the Bay of Biscay,
The clear-sunn'd Mediterranean, and from one to another of its
The inland fresh-tasted seas of North America,
The White Sea, and the sea around Greenland.

I behold the mariners of the world;
Some are in storms--some in the night, with the watch on the look-
Some drifting helplessly--some with contagious diseases.

I behold the sail and steamships of the world, some in clusters in
port, some on their voyages;
Some double the Cape of Storms--some Cape Verde,--others Cape
Guardafui, Bon, or Bajadore;
Others Dondra Head--others pass the Straits of Sunda--others Cape
Lopatka--others Behring's Straits;80
Others Cape Horn--others sail the Gulf of Mexico, or along Cuba or
Hayti--others Hudson's Bay or Baffin's Bay;
Others pass the Straits of Dover--others enter the Wash--others the
Firth of Solway--others round Cape Clear--others the Land's
Others traverse the Zuyder Zee, or the Scheld;
Others add to the exits and entrances at Sandy Hook;
Others to the comers and goers at Gibraltar, or the Dardanelles;
Others sternly push their way through the northern winter-packs;
Others descend or ascend the Obi or the Lena;
Others the Niger or the Congo--others the Indus, the Burampooter and
Others wait at the wharves of Manhattan, steam'd up, ready to start;
Wait, swift and swarthy, in the ports of Australia;90
Wait at Liverpool, Glasgow, Dublin, Marseilles, Lisbon, Naples,
Hamburg, Bremen, Bordeaux, the Hague, Copenhagen;
Wait at Valparaiso, Rio Janeiro, Panama;
Wait at their moorings at Boston, Philadelphia, Baltimore,
Charleston, New Orleans, Galveston, San Francisco.

I see the tracks of the rail-roads of the earth;
I see them welding State to State, city to city, through North
I see them in Great Britain, I see them in Europe;
I see them in Asia and in Africa.

I see the electric telegraphs of the earth;
I see the filaments of the news of the wars, deaths, losses, gains,
passions, of my race.

I see the long river-stripes of the earth;100
I see where the Mississippi flows--I see where the Columbia flows;
I see the Great River and the Falls of Niagara;
I see the Amazon and the Paraguay;
I see the four great rivers of China, the Amour, the Yellow River,
the Yiang-tse, and the Pearl;
I see where the Seine flows, and where the Danube, the Loire, the
Rhone, and the Guadalquiver flow;
I see the windings of the Volga, the Dnieper, the Oder;
I see the Tuscan going down the Arno, and the Venetian along the Po;
I see the Greek seaman sailing out of Egina bay.

I see the site of the old empire of
Assyria, and that of Persia, and
that of India;
I see the falling of the Ganges over the high rim of Saukara.110

I see the place of the idea of the Deity incarnated by avatars in
human forms;
I see the spots of the successions of priests on the earth--oracles,
sacrificers, brahmins, sabians, lamas, monks, muftis,
I see where druids walked the groves of Mona--I see the mistletoe and
I see the temples of the deaths of the bodies of Gods--I see the old

I see Christ once more eating the bread of his last supper, in the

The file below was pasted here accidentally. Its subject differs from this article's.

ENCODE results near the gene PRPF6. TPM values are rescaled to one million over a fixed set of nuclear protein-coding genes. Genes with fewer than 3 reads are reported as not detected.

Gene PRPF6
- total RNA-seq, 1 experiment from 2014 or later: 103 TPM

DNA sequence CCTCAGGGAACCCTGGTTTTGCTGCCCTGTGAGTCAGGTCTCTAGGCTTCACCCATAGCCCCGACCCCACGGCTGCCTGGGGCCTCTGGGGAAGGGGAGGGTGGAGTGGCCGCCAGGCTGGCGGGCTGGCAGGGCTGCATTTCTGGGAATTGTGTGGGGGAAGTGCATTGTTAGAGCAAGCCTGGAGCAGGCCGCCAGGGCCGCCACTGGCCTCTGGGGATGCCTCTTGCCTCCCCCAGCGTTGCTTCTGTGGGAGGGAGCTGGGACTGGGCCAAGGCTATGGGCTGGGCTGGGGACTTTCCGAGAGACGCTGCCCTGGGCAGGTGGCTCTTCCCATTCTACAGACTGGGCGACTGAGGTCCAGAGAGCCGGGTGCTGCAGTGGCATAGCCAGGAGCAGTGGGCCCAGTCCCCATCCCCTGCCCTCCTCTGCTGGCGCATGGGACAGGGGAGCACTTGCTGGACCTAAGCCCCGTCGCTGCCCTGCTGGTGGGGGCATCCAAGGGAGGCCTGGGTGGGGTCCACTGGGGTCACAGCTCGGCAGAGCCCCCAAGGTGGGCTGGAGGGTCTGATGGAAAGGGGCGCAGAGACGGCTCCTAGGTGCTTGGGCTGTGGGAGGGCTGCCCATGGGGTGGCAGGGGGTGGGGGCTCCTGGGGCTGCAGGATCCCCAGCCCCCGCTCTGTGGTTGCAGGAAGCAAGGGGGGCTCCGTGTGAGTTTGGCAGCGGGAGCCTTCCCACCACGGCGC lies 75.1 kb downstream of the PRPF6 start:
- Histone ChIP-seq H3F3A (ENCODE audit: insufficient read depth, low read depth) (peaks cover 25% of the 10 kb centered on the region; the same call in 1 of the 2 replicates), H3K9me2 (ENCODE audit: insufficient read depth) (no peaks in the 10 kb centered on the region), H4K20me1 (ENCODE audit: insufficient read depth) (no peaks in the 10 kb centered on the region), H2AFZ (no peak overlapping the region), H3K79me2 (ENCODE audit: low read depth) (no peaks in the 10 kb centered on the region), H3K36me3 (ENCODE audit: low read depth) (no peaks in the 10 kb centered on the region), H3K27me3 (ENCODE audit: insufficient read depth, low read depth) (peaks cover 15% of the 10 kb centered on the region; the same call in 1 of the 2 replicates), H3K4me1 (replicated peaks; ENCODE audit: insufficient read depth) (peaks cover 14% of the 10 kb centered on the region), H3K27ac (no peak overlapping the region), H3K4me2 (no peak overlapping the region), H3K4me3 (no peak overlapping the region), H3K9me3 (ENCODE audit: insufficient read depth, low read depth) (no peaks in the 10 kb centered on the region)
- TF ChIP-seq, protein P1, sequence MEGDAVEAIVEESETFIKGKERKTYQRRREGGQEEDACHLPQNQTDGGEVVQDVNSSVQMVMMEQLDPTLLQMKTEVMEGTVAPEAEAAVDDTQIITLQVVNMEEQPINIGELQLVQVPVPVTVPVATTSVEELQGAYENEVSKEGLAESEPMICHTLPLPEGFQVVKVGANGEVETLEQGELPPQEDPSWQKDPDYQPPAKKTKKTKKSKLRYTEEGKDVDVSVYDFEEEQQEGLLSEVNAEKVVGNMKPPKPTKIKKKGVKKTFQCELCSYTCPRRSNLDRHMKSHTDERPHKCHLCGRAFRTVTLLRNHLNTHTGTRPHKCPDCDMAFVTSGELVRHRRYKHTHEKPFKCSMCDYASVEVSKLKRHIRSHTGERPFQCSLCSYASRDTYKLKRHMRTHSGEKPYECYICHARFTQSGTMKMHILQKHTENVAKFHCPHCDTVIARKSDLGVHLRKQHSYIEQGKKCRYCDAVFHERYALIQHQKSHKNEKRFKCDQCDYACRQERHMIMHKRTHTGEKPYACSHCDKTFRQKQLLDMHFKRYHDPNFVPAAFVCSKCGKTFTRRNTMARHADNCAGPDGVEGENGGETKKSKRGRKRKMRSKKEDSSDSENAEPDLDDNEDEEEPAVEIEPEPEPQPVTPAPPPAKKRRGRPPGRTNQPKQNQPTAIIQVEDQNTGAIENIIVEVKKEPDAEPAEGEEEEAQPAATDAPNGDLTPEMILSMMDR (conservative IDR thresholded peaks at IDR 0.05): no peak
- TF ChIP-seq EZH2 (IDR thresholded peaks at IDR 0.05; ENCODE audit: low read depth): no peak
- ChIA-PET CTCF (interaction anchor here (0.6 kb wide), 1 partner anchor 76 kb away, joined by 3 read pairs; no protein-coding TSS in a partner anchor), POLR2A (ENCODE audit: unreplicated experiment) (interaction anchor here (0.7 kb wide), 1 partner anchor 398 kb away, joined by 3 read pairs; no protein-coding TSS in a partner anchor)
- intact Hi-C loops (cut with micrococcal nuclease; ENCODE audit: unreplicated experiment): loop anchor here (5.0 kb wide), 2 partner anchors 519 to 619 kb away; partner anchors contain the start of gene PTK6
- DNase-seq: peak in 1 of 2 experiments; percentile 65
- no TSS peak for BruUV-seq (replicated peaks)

midst of youths and old persons;
I see where the strong divine young man, the Hercules, toil'd
faithfully and long, and then died;
I see the place of the innocent rich life and hapless fate of the
beautiful nocturnal son, the full-limb'd Bacchus;
I see Kneph, blooming, drest in blue, with the crown of feathers on
his head;
I see Hermes, unsuspected, dying, well-beloved, saying to the people,
Do not weep for me,
This is not my true country, I have lived banish'd from my true
country--I now go back there,120
I return to the celestial sphere, where every one goes in his

I see the battle-fields of the earth--grass grows upon them, and
blossoms and corn;
I see the tracks of ancient and modern expeditions.

I see the nameless masonries, venerable messages of the unknown
events, heroes, records of the earth.

I see the places of the sagas;
I see pine-trees and fir-trees torn by northern blasts;
I see granite boulders and cliffs--I see green meadows and lakes;
I see the burial-cairns of Scandinavian warriors;
I see them raised high with stones, by the marge of restless oceans,
that the dead men's spirits, when they wearied of their quiet
graves, might rise up through the mounds, and gaze on the
tossing billows, and be refresh'd by storms, immensity,
liberty, action.
I see the steppes of Asia;130
I see the tumuli of Mongolia--I see the tents of Kalmucks and
I see the nomadic tribes, with herds of oxen and cows;
I see the table-lands notch'd with ravines--I see the jungles and
I see the camel, the wild steed, the bustard, the fat-tail'd sheep,
the antelope, and the burrowing wolf.

I see the high-lands of Abyssinia;
I see flocks of goats feeding, and see the fig-tree, tamarind, date,
And see fields of teff-wheat, and see the places of verdure and gold.

I see the Brazilian vaquero;
I see the Bolivian ascending Mount Sorata;
I see the Wacho crossing the plains--I see the incomparable rider of
horses with his lasso on his arm;140
I see over the pampas the pursuit of wild cattle for their hides.